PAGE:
Daniel Jordan Smith

Associate Professor of Anthropology
Chair of Anthropology


Daniel J. Smith joined the Department of Anthropology at Brown University in July 2001. He received an AB in Sociology from Harvard University in 1983, an MPH from Johns Hopkins University in 1989, and a Ph.D. in Anthropology from Emory University in 1999. Smith conducts research in Nigeria focusing on a range of issues, including social change, political culture, kinship, and health. He won the 2008 Margaret Mead Award for his book, A Culture of Corruption: Everyday Deception and Popular Discontent in Nigeria (Princeton University Press, 2007). Professor Smith's most recent book, AIDS Doesn't Show Its Face: Inequality, Morality, and Social Change in Nigeria (University of Chicago Press, 2014) analyzes popular responses to the AIDS epidemic as a prism to understand wider phenomena.

He has completed several research projects with grants awarded by NSF and NIH, with a major focus in the HIV epidemic in Nigeria. Smith was the recipient of the 2007-2009 William C. McGloughlin Award for Teaching Excellence in the Social Sciences. From 2006-2011 he was Associate Director of the Population Studies and Training Center. He is currently Chair of the Anthropology Department. 

Smith conducts research in medical anthropology, anthropological demography, and political anthropology in sub-Saharan Africa, with a specific focus on Nigeria. His research in medical and demographic anthropology includes work on HIV/AIDS, reproductive health and behavior, adolescent sexuality, marriage, kinship, and rural-urban migration. His work on political culture in Nigeria includes studies of patron-clientism, Pentecostal Christianity, vigilantism, and corruption.

Broadly, Smith's research focuses on understanding the intersection of social change and social reproduction, particularly as it unfolds in population processes and health-related behavior. Completed research projects have investigated the influence of migration on family organization and reproductive behavior as people live across rural-urban boundaries. Smith has also studied the effects of rural-urban migration on sexual behavior and HIV risk among adolescents and unmarried young adults. He recently completed the Nigeria component of an NIH-supported, five-country comparative ethnographic study entitled "Love, Marriage, and HIV." The research examined the changing expectations and pragmatics of modern marriage, documenting and analyzing the organization and opportunity structures of extramarital relationships, investigating how gender is configured in contemporary sexual and romantic relationships, and evaluating the effect of these patterns on the transmission of HIV.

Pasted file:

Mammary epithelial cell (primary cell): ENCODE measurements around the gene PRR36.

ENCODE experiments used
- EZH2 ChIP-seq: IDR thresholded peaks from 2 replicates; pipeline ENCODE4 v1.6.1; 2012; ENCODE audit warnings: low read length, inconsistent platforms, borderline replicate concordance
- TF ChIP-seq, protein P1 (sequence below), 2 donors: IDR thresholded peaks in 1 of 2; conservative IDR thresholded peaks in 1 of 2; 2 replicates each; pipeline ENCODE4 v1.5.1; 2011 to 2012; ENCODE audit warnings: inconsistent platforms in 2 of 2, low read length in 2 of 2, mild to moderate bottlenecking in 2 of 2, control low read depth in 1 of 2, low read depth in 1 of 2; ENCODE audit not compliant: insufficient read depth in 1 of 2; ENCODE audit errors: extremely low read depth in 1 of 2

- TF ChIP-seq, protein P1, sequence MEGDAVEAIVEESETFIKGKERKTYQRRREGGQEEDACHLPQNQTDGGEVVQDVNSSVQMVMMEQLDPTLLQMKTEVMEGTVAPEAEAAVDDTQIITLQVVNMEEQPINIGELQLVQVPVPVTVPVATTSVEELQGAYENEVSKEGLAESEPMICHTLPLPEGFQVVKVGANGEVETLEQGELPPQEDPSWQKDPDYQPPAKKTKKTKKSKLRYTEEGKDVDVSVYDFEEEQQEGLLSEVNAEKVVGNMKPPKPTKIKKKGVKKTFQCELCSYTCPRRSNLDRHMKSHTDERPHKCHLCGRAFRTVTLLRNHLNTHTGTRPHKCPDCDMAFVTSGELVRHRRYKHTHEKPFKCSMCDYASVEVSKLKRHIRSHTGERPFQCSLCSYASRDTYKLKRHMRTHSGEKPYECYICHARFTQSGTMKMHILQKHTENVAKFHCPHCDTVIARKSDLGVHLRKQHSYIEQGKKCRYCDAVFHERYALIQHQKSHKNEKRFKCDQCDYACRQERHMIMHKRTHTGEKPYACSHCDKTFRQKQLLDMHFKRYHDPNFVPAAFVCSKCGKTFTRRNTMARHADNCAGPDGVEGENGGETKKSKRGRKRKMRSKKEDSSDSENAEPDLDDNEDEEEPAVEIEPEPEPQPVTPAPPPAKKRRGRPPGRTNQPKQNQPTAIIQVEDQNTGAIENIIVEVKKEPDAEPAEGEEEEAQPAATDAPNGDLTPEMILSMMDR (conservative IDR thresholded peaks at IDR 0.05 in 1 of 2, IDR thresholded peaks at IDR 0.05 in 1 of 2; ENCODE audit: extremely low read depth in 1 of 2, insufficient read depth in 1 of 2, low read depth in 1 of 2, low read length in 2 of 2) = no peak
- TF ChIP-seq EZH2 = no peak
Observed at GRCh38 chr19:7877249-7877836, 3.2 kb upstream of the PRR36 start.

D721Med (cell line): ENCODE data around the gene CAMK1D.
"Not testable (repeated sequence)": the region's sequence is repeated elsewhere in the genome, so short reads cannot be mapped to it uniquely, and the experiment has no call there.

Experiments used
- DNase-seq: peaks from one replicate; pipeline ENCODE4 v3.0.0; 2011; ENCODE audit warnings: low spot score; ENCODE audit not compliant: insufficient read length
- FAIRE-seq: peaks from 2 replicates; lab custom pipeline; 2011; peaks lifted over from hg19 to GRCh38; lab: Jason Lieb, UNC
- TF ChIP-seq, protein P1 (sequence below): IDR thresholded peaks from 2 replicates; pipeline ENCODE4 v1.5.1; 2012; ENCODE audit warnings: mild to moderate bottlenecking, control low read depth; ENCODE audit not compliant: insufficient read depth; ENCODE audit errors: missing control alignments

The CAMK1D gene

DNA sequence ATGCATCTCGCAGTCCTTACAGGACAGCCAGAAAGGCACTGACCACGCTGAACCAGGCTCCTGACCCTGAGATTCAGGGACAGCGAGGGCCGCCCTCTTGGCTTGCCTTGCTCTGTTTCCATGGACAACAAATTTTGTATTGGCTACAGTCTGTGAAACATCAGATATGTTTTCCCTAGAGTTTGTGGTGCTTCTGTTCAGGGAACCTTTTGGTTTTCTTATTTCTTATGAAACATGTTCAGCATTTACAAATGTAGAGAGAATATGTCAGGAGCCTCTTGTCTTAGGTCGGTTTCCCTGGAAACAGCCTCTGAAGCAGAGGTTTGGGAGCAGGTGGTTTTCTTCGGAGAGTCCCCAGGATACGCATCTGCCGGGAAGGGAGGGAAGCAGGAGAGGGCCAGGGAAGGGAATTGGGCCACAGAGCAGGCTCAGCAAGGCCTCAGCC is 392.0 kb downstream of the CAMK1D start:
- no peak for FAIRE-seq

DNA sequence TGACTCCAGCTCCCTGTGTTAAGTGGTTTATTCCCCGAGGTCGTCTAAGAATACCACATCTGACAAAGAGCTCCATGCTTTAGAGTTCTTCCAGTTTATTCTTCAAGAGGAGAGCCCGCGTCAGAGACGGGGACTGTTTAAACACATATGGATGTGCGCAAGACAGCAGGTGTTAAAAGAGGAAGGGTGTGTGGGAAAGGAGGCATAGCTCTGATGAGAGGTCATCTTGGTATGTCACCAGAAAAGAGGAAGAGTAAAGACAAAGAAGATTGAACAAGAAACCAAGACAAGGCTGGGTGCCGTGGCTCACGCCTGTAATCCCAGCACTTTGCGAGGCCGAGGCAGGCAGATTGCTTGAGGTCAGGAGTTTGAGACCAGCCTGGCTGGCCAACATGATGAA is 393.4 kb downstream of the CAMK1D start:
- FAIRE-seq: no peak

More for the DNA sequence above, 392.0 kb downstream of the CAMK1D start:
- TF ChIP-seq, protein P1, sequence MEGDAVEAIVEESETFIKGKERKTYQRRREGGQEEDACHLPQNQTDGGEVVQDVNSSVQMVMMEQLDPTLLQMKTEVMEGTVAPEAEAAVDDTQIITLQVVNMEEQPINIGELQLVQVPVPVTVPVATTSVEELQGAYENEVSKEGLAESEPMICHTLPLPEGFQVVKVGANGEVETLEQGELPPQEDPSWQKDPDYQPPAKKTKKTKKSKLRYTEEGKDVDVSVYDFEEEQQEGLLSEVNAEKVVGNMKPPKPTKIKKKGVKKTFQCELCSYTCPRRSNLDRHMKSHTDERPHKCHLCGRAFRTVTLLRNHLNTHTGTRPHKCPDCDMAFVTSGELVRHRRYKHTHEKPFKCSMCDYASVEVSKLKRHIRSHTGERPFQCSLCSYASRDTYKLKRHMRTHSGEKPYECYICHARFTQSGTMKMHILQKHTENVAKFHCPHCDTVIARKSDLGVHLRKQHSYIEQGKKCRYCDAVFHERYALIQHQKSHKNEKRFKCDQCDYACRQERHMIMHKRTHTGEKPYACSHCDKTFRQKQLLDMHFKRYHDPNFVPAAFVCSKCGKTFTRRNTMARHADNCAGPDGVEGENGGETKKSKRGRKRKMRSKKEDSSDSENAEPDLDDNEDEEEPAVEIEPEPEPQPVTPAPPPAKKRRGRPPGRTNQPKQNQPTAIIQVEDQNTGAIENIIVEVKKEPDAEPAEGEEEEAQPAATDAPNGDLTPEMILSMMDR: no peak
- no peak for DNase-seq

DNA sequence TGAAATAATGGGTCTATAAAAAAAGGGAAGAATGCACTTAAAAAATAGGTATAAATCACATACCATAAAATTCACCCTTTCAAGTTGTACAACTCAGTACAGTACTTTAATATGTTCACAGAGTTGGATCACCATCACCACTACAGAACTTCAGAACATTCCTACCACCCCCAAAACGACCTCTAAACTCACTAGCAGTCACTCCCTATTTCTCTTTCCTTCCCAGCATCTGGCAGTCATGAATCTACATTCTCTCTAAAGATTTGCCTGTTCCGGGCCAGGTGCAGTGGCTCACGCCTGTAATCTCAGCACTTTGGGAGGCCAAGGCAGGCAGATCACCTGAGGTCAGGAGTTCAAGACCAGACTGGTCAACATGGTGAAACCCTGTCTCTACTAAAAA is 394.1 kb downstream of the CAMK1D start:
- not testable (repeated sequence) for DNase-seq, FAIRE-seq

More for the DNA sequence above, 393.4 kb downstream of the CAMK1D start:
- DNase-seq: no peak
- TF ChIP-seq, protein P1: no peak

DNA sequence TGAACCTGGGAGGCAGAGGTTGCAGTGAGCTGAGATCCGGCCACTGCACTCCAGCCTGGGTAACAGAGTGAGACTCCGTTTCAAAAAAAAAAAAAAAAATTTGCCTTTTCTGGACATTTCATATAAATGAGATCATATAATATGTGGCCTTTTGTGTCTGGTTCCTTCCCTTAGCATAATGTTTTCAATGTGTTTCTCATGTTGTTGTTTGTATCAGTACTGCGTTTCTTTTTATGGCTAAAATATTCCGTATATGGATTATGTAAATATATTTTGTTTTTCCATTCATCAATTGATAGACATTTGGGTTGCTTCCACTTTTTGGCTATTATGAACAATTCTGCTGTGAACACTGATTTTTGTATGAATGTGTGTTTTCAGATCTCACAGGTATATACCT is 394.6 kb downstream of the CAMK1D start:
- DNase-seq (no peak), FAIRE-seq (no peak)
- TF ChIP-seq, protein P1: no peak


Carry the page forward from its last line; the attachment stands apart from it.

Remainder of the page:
More recently, Smith completed a study of the ways that Pentecostal Christianity in Nigeria has intersected with the AIDS epidemic, looking at the seemingly paradoxical role of these popular churches in both exacerbating stigma and offering important places of support for people living with HIV. Smith’s work also examines political culture in Nigeria, especially issues related to inequality and development. Much of this work focuses on understanding the intersection of social imagination, politics, and contemporary issues in Nigeria, including democracy, violence, vigilantism, and corruption.

Smith's first book, A Culture of Corruption: Everyday Deception and Popular Discontent in Nigeria, which won the 2008 Margaret Mead Award, examines ordinary Nigerians' participation in corruption, even as they are, paradoxically, its main victims and its loudest critics. His second book, a co-authored volume, The Secret: Love, Marriage, and HIV (Vanderbilt University Press, 2009), presents comparative findings from the five-country study described above. Professor Smith’s most recent book, AIDS Doesn’t Show Its Face: Inequality, Morality, and Social Change in Nigeria (University of Chicago Press, 2014) analyzes popular responses to the AIDS epidemic as a prism to understand wider phenomena. His current book project focuses on masculinity in Nigeria, exploring the intertwining dynamics of money and intimacy, as gender sits at the center of complex social transformations.


Anthropological demography, corruption, HIV/AIDS, Medical anthropology, Migration, Nigeria, Pentecostal Christianity, Political culture, Sub-Saharan Africa